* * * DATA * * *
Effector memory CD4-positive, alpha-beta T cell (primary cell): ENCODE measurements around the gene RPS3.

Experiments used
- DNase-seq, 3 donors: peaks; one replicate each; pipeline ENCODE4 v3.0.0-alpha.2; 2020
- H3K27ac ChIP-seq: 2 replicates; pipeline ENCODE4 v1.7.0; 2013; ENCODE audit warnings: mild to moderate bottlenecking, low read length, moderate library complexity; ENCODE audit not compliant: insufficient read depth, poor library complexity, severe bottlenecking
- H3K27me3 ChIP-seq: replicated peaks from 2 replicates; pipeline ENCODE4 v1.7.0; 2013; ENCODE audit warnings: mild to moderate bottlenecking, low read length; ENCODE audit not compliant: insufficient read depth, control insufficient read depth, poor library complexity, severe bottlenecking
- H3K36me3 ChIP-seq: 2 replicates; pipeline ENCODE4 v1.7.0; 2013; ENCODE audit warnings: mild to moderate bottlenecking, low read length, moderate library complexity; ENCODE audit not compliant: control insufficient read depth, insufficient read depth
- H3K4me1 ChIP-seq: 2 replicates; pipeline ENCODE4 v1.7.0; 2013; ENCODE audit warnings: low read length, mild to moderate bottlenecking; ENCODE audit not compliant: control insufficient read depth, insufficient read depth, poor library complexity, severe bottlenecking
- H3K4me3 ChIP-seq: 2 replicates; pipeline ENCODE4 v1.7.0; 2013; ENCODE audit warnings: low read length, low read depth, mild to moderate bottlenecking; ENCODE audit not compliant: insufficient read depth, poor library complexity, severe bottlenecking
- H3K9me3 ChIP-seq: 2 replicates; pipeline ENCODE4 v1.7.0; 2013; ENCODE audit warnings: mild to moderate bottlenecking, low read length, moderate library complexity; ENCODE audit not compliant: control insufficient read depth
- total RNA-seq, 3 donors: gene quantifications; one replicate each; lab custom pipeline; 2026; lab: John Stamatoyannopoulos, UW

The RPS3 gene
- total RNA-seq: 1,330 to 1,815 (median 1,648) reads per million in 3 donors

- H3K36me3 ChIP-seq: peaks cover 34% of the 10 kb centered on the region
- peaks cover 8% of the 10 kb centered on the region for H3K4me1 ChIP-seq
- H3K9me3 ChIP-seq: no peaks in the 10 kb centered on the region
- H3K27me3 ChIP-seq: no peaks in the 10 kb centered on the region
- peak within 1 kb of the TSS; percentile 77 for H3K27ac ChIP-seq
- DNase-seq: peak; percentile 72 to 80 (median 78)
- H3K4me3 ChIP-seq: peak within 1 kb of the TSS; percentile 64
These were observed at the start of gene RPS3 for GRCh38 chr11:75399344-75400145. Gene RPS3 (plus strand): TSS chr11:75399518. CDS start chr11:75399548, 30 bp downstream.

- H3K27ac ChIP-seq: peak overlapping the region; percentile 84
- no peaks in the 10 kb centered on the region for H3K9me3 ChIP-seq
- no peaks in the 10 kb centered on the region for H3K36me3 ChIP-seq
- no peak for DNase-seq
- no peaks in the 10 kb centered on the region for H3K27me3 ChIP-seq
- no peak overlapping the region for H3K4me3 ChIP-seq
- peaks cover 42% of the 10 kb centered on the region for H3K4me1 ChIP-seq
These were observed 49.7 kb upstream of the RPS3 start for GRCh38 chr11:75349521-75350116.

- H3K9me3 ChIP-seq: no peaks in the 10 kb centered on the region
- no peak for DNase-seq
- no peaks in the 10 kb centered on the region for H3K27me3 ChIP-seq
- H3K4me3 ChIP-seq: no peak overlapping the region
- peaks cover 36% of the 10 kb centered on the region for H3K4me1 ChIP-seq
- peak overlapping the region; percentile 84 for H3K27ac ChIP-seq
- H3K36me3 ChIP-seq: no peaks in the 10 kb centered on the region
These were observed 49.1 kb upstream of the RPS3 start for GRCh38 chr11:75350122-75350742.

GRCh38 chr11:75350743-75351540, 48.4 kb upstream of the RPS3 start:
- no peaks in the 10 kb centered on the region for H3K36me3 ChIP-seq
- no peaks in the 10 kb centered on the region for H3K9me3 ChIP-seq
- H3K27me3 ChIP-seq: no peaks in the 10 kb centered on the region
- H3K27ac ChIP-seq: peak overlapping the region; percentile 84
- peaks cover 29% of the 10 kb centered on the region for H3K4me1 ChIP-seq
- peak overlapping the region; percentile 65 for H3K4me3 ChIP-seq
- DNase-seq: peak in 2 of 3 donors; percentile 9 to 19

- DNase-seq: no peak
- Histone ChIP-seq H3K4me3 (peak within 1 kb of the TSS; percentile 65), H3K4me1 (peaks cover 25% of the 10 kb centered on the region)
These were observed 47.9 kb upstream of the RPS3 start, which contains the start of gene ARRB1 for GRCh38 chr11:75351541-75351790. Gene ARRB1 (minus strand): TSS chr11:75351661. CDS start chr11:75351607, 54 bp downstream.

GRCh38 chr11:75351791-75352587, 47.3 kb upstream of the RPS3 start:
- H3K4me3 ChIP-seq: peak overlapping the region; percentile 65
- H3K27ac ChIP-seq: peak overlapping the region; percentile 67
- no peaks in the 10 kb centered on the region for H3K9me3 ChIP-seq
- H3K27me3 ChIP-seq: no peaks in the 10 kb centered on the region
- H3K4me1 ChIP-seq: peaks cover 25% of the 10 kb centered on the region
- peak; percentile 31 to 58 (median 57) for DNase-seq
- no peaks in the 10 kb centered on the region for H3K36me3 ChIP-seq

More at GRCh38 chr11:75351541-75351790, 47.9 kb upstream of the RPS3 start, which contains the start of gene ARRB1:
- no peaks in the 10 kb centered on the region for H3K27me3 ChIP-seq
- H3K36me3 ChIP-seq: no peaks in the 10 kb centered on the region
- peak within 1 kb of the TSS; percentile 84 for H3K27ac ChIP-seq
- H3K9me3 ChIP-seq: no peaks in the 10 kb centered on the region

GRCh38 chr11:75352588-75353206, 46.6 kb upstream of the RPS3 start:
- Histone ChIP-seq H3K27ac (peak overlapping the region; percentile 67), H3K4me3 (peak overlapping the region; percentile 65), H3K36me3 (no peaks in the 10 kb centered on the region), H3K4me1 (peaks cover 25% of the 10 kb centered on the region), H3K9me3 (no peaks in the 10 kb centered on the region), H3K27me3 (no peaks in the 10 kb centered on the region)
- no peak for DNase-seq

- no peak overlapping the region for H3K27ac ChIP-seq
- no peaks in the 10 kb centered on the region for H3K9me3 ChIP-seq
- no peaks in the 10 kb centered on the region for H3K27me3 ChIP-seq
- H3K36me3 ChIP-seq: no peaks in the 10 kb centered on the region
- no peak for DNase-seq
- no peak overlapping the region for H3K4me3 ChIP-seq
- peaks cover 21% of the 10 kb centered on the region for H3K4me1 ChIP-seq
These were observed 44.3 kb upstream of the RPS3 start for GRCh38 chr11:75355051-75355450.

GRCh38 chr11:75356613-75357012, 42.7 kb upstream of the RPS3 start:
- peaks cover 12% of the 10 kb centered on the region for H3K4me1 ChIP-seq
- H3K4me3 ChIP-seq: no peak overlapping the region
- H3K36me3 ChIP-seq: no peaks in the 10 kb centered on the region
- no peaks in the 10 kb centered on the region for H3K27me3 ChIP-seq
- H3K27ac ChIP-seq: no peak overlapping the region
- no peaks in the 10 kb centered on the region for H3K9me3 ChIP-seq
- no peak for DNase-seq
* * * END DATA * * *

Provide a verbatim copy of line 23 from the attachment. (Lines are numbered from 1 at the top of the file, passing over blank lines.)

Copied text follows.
- no peaks in the 10 kb centered on the region for H3K36me3 ChIP-seq